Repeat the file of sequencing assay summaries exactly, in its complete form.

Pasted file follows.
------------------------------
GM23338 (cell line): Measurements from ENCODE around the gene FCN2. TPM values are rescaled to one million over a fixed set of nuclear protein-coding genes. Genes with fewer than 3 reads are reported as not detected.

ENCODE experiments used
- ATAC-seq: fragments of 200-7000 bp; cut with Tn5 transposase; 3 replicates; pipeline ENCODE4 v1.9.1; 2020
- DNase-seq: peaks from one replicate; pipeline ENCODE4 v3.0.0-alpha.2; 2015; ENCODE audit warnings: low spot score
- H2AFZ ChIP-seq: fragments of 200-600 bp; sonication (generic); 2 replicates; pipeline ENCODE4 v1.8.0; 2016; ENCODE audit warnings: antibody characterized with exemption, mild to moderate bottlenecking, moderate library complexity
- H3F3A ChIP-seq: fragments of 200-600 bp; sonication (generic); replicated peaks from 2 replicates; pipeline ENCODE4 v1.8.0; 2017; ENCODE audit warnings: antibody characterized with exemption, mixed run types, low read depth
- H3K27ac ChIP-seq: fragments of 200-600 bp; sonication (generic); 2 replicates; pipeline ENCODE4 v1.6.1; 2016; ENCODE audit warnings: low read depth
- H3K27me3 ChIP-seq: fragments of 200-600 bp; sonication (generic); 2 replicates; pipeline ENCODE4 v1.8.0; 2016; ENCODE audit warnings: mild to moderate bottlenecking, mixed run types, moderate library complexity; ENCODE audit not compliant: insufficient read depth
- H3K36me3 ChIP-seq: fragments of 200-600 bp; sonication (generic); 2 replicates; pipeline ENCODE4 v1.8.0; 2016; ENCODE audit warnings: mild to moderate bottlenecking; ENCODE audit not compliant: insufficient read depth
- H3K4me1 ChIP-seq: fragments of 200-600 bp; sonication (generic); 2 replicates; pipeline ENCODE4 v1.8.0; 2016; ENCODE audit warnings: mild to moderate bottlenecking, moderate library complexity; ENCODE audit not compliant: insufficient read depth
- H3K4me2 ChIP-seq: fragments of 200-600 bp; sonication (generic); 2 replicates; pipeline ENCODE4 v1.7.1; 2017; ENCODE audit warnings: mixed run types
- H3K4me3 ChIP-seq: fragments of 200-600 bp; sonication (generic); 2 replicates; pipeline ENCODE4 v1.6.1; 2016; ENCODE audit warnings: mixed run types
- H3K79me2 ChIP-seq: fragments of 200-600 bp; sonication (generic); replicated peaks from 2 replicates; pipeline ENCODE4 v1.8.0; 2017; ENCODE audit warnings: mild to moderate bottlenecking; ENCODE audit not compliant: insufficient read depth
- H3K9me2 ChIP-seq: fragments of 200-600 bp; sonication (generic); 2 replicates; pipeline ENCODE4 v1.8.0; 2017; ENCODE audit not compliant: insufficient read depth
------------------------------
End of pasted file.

GM23338 (cell line): Measurements from ENCODE around the gene FCN2. TPM values are rescaled to one million over a fixed set of nuclear protein-coding genes. Genes with fewer than 3 reads are reported as not detected.

ENCODE experiments used
- ATAC-seq: fragments of 200-7000 bp; cut with Tn5 transposase; 3 replicates; pipeline ENCODE4 v1.9.1; 2020
- DNase-seq: peaks from one replicate; pipeline ENCODE4 v3.0.0-alpha.2; 2015; ENCODE audit warnings: low spot score
- H2AFZ ChIP-seq: fragments of 200-600 bp; sonication (generic); 2 replicates; pipeline ENCODE4 v1.8.0; 2016; ENCODE audit warnings: antibody characterized with exemption, mild to moderate bottlenecking, moderate library complexity
- H3F3A ChIP-seq: fragments of 200-600 bp; sonication (generic); replicated peaks from 2 replicates; pipeline ENCODE4 v1.8.0; 2017; ENCODE audit warnings: antibody characterized with exemption, mixed run types, low read depth
- H3K27ac ChIP-seq: fragments of 200-600 bp; sonication (generic); 2 replicates; pipeline ENCODE4 v1.6.1; 2016; ENCODE audit warnings: low read depth
- H3K27me3 ChIP-seq: fragments of 200-600 bp; sonication (generic); 2 replicates; pipeline ENCODE4 v1.8.0; 2016; ENCODE audit warnings: mild to moderate bottlenecking, mixed run types, moderate library complexity; ENCODE audit not compliant: insufficient read depth
- H3K36me3 ChIP-seq: fragments of 200-600 bp; sonication (generic); 2 replicates; pipeline ENCODE4 v1.8.0; 2016; ENCODE audit warnings: mild to moderate bottlenecking; ENCODE audit not compliant: insufficient read depth
- H3K4me1 ChIP-seq: fragments of 200-600 bp; sonication (generic); 2 replicates; pipeline ENCODE4 v1.8.0; 2016; ENCODE audit warnings: mild to moderate bottlenecking, moderate library complexity; ENCODE audit not compliant: insufficient read depth
- H3K4me2 ChIP-seq: fragments of 200-600 bp; sonication (generic); 2 replicates; pipeline ENCODE4 v1.7.1; 2017; ENCODE audit warnings: mixed run types
- H3K4me3 ChIP-seq: fragments of 200-600 bp; sonication (generic); 2 replicates; pipeline ENCODE4 v1.6.1; 2016; ENCODE audit warnings: mixed run types
- H3K79me2 ChIP-seq: fragments of 200-600 bp; sonication (generic); replicated peaks from 2 replicates; pipeline ENCODE4 v1.8.0; 2017; ENCODE audit warnings: mild to moderate bottlenecking; ENCODE audit not compliant: insufficient read depth
- H3K9me2 ChIP-seq: fragments of 200-600 bp; sonication (generic); 2 replicates; pipeline ENCODE4 v1.8.0; 2017; ENCODE audit not compliant: insufficient read depth